States align to boost completion
Seventeen US states have formed an alliance with the aim of improving undergraduate completion rates. Led by Stan Jones, Indiana's former commissioner for higher education, Complete College America has already raised $12 million (£8 million) in start-up money from several non-profit groups, The New York Times reported. Mr Jones said the group hopes to ensure that 60 per cent of adults aged between 25 and 35 hold an associate's or bachelor's degree by 2020, up from 38 per cent now. Some of the participating states are among the nation's best educated, including Massachusetts, where 53 per cent of 25- to 34-year-olds have degrees, and Connecticut, where 46 per cent are university graduates. But other states participating in the programme include West Virginia and Nevada, where only 28 per cent of 25- to 34-year-olds have university degrees.
Call to end purchased credentials
The Chinese public is urging an end to a system that encourages prospective university students to lie about their ethnic status or "buy" athletics titles to gain bonus points in the application process. A survey found that nearly 80 per cent of Chinese people want the abolition of the divisive bonus-points policy element of the National College Entrance Examination. The Xinhua state news agency said that different provinces and autonomous regions apply different criteria in implementing the policy. "For instance, a candidate who qualifies as a national second-class athlete can receive 20 bonus points on actual entrance exam scores. Ethnic minority groups are also eligible for additional points or for preferential admission consideration. Public complaints about the policy have surged since candidates were caught lying about their ethnic status or 'buying' a second-class athlete certificate," said the news agency.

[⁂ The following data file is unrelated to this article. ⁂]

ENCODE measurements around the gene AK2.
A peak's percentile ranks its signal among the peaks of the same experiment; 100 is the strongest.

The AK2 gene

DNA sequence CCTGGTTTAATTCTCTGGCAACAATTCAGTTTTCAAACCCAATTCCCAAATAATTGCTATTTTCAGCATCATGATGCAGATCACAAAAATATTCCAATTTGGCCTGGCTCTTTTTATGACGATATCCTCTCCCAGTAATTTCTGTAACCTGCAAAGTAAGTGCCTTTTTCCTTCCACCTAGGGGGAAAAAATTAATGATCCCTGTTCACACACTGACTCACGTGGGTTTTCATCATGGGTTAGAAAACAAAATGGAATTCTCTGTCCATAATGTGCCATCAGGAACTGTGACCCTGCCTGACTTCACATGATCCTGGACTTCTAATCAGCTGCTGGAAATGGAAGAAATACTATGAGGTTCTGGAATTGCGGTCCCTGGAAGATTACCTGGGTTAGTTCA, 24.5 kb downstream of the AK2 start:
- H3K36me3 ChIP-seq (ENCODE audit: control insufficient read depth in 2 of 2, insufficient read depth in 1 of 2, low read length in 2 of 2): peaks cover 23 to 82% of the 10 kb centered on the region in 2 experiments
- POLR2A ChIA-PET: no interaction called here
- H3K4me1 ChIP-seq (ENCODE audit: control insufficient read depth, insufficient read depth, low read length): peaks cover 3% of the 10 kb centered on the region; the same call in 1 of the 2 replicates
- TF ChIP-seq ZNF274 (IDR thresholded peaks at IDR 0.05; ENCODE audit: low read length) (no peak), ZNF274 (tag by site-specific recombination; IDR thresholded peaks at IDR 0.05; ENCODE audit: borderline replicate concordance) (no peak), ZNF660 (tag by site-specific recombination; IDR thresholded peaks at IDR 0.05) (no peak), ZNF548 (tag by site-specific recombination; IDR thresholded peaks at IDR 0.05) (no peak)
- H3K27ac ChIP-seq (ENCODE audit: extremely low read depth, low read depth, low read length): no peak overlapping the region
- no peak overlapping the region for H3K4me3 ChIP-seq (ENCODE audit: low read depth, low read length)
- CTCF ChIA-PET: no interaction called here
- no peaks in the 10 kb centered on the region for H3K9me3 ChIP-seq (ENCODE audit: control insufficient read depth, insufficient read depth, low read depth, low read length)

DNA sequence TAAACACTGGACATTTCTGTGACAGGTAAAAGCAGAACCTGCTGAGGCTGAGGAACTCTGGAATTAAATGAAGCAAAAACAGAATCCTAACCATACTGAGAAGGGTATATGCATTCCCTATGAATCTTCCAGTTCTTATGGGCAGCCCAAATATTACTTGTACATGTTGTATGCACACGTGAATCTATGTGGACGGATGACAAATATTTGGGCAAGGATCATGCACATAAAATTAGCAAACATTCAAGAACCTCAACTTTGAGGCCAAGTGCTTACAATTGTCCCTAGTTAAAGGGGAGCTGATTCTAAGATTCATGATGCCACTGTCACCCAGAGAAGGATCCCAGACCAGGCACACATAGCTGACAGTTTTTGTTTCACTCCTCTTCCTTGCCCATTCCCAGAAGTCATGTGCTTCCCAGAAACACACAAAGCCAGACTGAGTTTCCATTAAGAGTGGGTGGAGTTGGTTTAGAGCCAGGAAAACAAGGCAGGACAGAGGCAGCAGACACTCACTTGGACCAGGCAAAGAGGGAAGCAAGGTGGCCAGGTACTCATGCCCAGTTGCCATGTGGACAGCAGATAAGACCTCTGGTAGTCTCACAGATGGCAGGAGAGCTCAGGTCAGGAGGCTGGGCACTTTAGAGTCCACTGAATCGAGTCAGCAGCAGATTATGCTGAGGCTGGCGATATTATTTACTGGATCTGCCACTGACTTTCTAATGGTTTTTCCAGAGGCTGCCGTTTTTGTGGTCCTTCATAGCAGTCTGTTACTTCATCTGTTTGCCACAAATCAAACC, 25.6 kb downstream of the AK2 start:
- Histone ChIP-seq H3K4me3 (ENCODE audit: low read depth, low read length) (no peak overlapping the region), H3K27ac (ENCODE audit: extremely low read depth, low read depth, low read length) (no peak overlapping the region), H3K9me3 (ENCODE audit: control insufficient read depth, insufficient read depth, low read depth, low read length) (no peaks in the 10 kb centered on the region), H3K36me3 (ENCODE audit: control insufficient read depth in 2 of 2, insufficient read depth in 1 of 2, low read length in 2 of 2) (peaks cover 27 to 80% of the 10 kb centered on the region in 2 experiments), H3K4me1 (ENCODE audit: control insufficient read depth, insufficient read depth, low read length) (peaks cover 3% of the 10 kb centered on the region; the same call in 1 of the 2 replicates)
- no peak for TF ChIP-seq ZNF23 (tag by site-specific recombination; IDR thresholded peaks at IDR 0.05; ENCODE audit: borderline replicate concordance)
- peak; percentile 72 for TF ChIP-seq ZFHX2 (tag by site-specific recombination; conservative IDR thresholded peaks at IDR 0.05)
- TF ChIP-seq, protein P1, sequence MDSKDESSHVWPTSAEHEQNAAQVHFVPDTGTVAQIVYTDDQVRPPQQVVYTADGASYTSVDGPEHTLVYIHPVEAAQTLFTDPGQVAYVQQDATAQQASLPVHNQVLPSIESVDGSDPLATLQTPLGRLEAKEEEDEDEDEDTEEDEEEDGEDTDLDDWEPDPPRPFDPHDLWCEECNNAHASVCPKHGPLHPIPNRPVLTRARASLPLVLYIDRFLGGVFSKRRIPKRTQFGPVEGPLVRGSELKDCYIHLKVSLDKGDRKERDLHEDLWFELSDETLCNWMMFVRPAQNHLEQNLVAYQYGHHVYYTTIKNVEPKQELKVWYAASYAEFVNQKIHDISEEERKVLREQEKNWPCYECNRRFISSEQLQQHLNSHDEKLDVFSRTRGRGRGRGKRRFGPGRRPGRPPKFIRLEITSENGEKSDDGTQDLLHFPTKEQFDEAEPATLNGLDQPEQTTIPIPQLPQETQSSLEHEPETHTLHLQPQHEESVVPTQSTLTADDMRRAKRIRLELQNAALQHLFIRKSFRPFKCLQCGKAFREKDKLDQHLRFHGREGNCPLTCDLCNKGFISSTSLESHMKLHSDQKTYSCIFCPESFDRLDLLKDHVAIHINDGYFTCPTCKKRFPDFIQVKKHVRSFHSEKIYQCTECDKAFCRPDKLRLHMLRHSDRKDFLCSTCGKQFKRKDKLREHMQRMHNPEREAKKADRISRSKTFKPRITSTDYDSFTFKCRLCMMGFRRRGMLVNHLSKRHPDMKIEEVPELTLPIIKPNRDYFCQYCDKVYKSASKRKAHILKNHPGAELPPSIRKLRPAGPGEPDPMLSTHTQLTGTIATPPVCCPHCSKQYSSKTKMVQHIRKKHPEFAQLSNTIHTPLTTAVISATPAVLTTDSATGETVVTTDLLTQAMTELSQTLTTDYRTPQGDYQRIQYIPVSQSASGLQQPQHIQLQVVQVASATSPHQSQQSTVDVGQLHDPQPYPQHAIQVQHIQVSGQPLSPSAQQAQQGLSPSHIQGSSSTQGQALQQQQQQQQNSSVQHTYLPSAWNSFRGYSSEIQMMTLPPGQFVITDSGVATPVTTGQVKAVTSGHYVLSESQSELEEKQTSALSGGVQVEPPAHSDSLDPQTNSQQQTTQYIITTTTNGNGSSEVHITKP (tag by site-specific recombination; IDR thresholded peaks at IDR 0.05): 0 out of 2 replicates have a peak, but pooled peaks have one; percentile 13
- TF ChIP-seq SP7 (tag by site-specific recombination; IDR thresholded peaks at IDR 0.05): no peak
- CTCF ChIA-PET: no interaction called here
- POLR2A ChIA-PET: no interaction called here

Overseas student fears tackled
There are "legitimate concerns" about both the quality of education and safety for fee-paying overseas students, Australia's education minister admitted as she unveiled a new agency to raise standards. After months of controversy over the safety of Indian students, Julia Gillard announced that the Tertiary Education Quality and Standards Agency (TEQSA) would assure quality for domestic and international students, according to a report in The Australian newspaper. Ms Gillard, the deputy prime minister and minister for employment and workplace relations, education and social inclusion, said: "Legitimate concerns have emerged about quality, about safety, about language competency and about the support for students in the international education sector. Ultimately, TEQSA will be at the heart of any effective response to these issues by bolstering our reputation by assuring quality for all students."
Administrators die in plane crash
Six members of a Chilean university's governing board were among nine people who died in a plane crash after setting off to survey the damage left by the February earthquake that devastated the country. ABC Online reported that the University of San Sebastian board members died "on an expedition to check the well-being of university students in the south of the country". The institution, one of Chile's largest private universities, is based in Santiago but has campuses in areas hit by the quake, including Concepcion, Valdivia and Osorno.
Sights set too low, say students
The European Commission's goal for 40 per cent of people to graduate from higher education is "a problem rather than an ambition", students have said. The European Students' Union (ESU) said the target set for 2020 states that "at least 40 per cent of the younger generation should have a tertiary degree". Ligia Deca, president of the ESU, said: "Setting benchmarks is good. But if the bar is set as low as this, Europe will not be able to call itself a real knowledge economy by 2020. Having less than 50 per cent higher education graduates among the young generation is a problem rather than an ambition." Although the ESU supports a proposal for an increase in research and development investment, it has argued that this rise should be matched with funding for higher education.